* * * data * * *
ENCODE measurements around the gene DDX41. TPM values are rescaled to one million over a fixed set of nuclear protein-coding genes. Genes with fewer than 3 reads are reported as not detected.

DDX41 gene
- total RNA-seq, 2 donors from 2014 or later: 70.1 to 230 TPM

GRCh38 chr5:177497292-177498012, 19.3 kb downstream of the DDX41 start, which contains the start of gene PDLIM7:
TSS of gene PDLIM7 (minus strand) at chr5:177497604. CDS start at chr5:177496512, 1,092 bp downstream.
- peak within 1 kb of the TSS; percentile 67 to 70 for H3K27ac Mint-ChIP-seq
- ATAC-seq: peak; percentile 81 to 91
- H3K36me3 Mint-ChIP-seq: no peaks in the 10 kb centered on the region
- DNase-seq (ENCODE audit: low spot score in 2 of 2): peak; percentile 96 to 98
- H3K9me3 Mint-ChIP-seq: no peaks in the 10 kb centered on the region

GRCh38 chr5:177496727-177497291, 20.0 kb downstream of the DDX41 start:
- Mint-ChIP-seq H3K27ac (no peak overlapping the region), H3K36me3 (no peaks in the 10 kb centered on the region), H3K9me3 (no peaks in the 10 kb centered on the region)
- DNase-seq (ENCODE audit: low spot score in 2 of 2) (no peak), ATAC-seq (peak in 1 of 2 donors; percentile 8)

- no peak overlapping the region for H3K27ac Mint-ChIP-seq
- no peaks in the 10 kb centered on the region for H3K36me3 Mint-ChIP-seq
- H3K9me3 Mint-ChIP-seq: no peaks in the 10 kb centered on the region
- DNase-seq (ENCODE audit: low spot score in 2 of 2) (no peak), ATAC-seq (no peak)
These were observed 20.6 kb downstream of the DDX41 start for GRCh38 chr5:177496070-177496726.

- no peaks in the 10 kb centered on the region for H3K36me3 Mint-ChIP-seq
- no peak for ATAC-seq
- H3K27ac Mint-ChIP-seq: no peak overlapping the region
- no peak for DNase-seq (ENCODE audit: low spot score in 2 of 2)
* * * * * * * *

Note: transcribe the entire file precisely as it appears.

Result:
ENCODE measurements around the gene DDX41. TPM values are rescaled to one million over a fixed set of nuclear protein-coding genes. Genes with fewer than 3 reads are reported as not detected.

DDX41 gene
- total RNA-seq, 2 donors from 2014 or later: 70.1 to 230 TPM

GRCh38 chr5:177497292-177498012, 19.3 kb downstream of the DDX41 start, which contains the start of gene PDLIM7:
TSS of gene PDLIM7 (minus strand) at chr5:177497604. CDS start at chr5:177496512, 1,092 bp downstream.
- peak within 1 kb of the TSS; percentile 67 to 70 for H3K27ac Mint-ChIP-seq
- ATAC-seq: peak; percentile 81 to 91
- H3K36me3 Mint-ChIP-seq: no peaks in the 10 kb centered on the region
- DNase-seq (ENCODE audit: low spot score in 2 of 2): peak; percentile 96 to 98
- H3K9me3 Mint-ChIP-seq: no peaks in the 10 kb centered on the region

GRCh38 chr5:177496727-177497291, 20.0 kb downstream of the DDX41 start:
- Mint-ChIP-seq H3K27ac (no peak overlapping the region), H3K36me3 (no peaks in the 10 kb centered on the region), H3K9me3 (no peaks in the 10 kb centered on the region)
- DNase-seq (ENCODE audit: low spot score in 2 of 2) (no peak), ATAC-seq (peak in 1 of 2 donors; percentile 8)

- no peak overlapping the region for H3K27ac Mint-ChIP-seq
- no peaks in the 10 kb centered on the region for H3K36me3 Mint-ChIP-seq
- H3K9me3 Mint-ChIP-seq: no peaks in the 10 kb centered on the region
- DNase-seq (ENCODE audit: low spot score in 2 of 2) (no peak), ATAC-seq (no peak)
These were observed 20.6 kb downstream of the DDX41 start for GRCh38 chr5:177496070-177496726.

- no peaks in the 10 kb centered on the region for H3K36me3 Mint-ChIP-seq
- no peak for ATAC-seq
- H3K27ac Mint-ChIP-seq: no peak overlapping the region
- no peak for DNase-seq (ENCODE audit: low spot score in 2 of 2)